Behavioral sensitization to ethanol does not result in cross-sensitization to NMDA receptor antagonists.
ABSTRACT Behavioral sensitization to the locomotor stimulant effects of ethanol may be related to neuroadaptations within glutamatergic systems. Previous research has suggested that the N-methyl-D: -aspartate (NMDA) subclass of glutamate receptors is critical for the development of ethanol sensitization. We hypothesized that sensitization to ethanol would be associated with changes in sensitivity to NMDA receptor ligands.
DBA/2J and heterogeneous stock (HS) mice were injected with ethanol or saline for 12 days and tested for their acute and sensitized responses to the locomotor effects of ethanol in automated activity monitors. After this treatment phase, mice were challenged with MK-801, ethanol, or ketamine, and locomotor activity was measured for 20 to 60 min. Other ethanol-sensitized and nonsensitized mice were assessed for sensitivity to the effects of NMDA after tail-vein infusions.
There was no evidence for cross-sensitization to MK-801 or ketamine, or altered sensitivity to NMDA in ethanol-sensitized animals, in any experiment. In one experiment, previously ethanol-treated HS mice developed tolerance to the locomotor stimulant effects of ketamine.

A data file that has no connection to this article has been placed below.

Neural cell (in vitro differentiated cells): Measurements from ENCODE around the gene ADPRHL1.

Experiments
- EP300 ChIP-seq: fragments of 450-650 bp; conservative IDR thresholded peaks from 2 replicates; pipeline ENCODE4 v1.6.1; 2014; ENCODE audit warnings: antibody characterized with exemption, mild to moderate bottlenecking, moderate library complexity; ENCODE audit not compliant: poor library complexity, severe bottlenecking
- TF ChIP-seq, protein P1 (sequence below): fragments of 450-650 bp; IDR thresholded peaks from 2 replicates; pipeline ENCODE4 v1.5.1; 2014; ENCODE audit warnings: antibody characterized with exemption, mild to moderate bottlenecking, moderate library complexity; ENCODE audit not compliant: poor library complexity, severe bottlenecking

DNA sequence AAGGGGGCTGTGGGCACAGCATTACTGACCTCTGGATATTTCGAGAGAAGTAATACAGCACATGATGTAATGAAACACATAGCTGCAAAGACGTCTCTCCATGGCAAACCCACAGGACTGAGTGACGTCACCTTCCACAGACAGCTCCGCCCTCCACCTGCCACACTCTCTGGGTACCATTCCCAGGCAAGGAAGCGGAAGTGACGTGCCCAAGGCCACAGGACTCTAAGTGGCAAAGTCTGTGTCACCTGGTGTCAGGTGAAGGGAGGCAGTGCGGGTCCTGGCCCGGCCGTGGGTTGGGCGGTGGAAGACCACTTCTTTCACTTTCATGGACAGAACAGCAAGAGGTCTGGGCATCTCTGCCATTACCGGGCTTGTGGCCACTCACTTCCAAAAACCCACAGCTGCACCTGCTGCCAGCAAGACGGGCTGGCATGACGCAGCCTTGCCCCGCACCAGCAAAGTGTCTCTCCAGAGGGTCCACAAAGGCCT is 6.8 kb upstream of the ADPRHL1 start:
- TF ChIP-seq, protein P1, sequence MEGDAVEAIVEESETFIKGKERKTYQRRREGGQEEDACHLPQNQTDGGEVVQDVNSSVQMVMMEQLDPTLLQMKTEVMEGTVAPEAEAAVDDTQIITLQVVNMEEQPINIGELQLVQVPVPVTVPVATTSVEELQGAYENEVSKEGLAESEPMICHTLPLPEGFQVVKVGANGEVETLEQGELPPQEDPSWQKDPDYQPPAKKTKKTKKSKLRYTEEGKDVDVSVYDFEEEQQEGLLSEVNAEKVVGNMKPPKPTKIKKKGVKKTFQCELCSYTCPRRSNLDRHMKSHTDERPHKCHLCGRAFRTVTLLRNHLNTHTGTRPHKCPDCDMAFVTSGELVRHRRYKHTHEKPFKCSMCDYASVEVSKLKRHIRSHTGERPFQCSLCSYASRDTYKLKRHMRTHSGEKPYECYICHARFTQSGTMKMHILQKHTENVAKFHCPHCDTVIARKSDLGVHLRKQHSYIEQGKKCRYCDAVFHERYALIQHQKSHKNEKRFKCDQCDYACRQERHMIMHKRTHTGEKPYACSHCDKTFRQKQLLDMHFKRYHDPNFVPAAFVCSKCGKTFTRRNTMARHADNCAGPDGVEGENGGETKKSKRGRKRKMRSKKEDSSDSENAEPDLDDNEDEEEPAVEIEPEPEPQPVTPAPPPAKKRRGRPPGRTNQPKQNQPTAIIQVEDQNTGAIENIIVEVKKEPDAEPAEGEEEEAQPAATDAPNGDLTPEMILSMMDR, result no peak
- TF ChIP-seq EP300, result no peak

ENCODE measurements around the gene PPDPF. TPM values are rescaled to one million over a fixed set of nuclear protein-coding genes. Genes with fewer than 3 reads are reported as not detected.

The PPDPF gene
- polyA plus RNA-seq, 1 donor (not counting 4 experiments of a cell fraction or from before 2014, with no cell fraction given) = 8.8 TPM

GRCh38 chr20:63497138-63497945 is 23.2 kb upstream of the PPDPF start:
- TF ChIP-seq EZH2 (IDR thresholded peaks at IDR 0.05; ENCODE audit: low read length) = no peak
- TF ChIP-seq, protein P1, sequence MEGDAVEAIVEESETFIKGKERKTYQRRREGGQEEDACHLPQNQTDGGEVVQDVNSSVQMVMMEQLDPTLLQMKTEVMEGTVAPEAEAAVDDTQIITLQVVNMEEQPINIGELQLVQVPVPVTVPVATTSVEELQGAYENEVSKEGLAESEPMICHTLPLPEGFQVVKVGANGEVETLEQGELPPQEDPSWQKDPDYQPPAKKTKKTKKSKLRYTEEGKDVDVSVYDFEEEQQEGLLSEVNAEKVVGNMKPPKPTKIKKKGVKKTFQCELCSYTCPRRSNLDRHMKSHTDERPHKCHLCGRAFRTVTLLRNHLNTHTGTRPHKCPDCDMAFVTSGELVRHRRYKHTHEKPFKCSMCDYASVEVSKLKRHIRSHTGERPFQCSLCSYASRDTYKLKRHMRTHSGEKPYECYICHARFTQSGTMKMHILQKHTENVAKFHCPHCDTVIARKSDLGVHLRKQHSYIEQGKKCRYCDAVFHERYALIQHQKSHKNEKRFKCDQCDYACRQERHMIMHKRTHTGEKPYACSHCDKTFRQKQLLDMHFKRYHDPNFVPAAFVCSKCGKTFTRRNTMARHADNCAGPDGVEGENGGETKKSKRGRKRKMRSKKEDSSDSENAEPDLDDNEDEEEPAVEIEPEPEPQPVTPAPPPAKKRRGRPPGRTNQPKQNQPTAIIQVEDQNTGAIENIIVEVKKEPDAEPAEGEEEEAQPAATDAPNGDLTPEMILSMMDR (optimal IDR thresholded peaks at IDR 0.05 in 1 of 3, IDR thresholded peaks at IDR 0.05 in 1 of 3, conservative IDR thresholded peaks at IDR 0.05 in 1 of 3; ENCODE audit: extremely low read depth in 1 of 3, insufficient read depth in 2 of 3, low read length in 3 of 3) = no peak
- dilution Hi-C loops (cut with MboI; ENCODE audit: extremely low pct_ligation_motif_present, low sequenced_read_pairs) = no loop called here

These results indicate that ethanol-induced behavioral sensitization is not associated with increased behavioral sensitivity to NMDA receptor antagonists or altered sensitivity to NMDA receptor agonists. To the extent that changes in sensitivity to these ligands reflect changes in NMDA receptors, these results are inconsistent with the hypothesis that ethanol sensitization is associated with alterations in NMDA receptor-mediated processes.
- SourceAvailable from: Mark E. Stelten[Show abstract] [Hide abstract]
ABSTRACT: We present sub-crystal-scale 238U–230Th zircon ages and 238U–230Th–226Ra plagioclase ages of bulk mineral separates from the Holocene (2.0–2.3ka) eruptions of the Rock Mesa (RM) and Devil's Hills (DH) rhyolites at South Sister volcano, Oregon. We link these age data with sub-crystal trace-element analyses of zircon and plagioclase to provide insight into the subvolcanic system at South Sister, as an example of a small-volume continental arc volcano. Our results document the presence of coeval yet physically-distinct regions within the magma reservoir and constrain the timescales over which these heterogeneities existed.Zircons from the RM and DH dominantly record ages from 20 to 80ka, with some grains recording ages >350ka, whereas plagioclase records 230Th–226Ra ages of 2.3–6.8ka (RM) and 4.0–9.6ka (DH-3) and a 238U–230Th age of 10±34ka (DH-3). We interpret zircons with agesEarth and Planetary Science Letters 01/2012; DOI:10.1016/j.epsl.2011.10.035 · 4.72 Impact Factor